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I don’t know most of the neighbors in my four-story apartment building, but I can hear them. Often, these sounds are annoying: doors slamming, the incessant beep from a neglected fire alarm battery, a family quarrel in the hallway, overhead thuds that wake me up at night.
For the most part, we stay out of one another’s way, save for the perfunctory greetings and nods in the lobby. Normally, I like it that way. But my feelings changed when New York City became a hot spot for the coronavirus. Suddenly, living alone seemed life-threatening.
I’ve spent six out of my 13 years in New York living alone, in neighborhoods including Long Island City, Washington Heights, Harlem and now Prospect Heights in Brooklyn. During that time, I’ve preferred my own company: My home is my retreat, it’s my work space, it’s my little art haven away from bustle and noise.
But now, being locked in for days on end with only the sound of my own voice (apart from virtual hangouts with friends) as company feels stifling.
When a new neighbor moved in next door a few months ago I found myself annoyed every Saturday night. Starting at 8 and extending long after midnight she would play music, loudly, and sing along with it. She blared Boyz II Men, Aretha Franklin, Al Green, Charlie Wilson, Beyoncé, Ja Rule, Marvin Gaye, Dr. Dre. Her music poured in through my kitchen ceiling vent and rattled my wine cups in the cupboard.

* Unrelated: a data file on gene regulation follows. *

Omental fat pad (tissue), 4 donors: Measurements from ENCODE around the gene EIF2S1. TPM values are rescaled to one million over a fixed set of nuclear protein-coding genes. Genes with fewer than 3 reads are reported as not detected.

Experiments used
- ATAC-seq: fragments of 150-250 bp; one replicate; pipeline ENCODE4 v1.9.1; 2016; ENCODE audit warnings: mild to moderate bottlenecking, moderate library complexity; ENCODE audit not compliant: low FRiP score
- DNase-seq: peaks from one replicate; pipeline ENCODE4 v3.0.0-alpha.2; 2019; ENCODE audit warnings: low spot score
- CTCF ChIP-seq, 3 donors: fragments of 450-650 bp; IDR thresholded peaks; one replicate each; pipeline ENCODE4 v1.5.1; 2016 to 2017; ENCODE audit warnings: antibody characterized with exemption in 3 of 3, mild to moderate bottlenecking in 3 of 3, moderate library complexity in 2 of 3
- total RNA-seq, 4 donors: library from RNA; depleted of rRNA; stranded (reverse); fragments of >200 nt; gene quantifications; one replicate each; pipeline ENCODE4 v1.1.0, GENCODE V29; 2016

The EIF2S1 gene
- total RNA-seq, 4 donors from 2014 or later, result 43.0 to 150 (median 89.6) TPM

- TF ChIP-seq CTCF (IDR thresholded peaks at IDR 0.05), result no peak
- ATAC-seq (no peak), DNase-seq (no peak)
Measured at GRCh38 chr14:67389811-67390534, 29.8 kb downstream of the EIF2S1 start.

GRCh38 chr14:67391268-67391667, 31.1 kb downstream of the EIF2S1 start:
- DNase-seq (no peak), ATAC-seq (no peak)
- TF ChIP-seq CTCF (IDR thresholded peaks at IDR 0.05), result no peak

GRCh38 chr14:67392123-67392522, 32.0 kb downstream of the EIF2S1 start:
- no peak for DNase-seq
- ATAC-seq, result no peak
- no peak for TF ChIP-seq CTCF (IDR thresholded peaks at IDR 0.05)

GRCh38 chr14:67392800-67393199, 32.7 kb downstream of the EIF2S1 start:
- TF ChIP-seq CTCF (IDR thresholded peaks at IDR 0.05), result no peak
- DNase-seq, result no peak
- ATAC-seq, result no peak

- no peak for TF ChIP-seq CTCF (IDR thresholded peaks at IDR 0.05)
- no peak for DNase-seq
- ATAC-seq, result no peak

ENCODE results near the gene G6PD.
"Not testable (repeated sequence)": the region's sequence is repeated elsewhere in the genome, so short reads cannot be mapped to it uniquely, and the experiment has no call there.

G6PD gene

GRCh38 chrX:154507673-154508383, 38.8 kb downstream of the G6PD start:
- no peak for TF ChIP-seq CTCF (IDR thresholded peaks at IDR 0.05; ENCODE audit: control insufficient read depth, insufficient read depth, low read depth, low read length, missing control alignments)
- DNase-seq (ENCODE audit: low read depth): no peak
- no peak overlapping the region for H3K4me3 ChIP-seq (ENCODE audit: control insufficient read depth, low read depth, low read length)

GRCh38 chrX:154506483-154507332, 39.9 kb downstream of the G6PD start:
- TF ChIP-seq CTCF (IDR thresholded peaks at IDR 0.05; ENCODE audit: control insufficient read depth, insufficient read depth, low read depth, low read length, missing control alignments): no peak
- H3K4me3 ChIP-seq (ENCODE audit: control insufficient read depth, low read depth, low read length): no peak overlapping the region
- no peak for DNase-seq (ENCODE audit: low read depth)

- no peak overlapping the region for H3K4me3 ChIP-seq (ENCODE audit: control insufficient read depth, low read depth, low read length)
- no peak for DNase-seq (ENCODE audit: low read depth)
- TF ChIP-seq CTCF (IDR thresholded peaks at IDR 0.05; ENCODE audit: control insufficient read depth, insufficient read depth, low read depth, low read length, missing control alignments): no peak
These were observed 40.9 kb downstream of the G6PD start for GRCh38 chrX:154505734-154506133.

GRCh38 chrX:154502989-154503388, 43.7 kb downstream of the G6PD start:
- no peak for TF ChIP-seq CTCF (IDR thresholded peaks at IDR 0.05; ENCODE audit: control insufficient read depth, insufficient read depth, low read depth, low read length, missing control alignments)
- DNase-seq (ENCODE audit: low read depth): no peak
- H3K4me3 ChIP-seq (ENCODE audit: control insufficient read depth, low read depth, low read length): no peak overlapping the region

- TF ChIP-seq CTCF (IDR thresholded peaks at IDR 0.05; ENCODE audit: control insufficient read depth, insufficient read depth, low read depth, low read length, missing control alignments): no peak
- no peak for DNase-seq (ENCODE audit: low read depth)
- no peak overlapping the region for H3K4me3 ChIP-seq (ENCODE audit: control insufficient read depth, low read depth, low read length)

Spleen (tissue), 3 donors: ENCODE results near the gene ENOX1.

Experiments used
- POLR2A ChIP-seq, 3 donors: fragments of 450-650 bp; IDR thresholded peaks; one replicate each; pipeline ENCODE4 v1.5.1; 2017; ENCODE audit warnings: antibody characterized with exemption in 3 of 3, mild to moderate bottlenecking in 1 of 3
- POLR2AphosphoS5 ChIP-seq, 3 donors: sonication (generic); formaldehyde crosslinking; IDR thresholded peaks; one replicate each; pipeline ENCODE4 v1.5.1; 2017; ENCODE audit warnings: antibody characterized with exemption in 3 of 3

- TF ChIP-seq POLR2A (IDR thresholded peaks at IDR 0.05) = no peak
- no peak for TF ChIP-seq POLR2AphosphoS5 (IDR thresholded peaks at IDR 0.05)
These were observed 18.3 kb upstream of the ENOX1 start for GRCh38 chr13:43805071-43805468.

One night in January, I couldn’t take it any longer and yelled out my front door, “Turn the music down, dammit!” A minute later, she did.
The next day, I saw a piece of standard printer paper attached to all the apartment doors on our floor: “Sorry about the music last night. xoxo.”
Now it’s me who needs to apologize because it’s that exact thing — hearing her music and her voice waft through my kitchen — that is keeping me sane.
As I confine myself to my apartment for the third week in a row, my already anxiety-prone mind has churned over the same questions: If I get sick, what would I do? Where would I go for help? My parents, in their mid-60s, are self-isolating in their retirement home in North Carolina. Reaching out for family support isn’t an option.
So I stay at home. And wait. And listen.
I want to tell my neighbor how her voice is the most comforting force right now in the city. Yet even slipping a kind note under her door seems irresponsible, because that, too, could spread the virus. I’ll have to tell her once all this is over.
Right now, I can hear my neighbor laughing and arguing and singing bluesy falsetto notes. She sings songs I’ve never heard before but want to hear again and again. Her voice fills the shadowy corners and lonely hours of this apartment with play and lightness and song.
The sound of New York City’s human resilience is louder than all the sirens. And when all this is over, I hope I get the chance to tell my neighbor how much I appreciate her.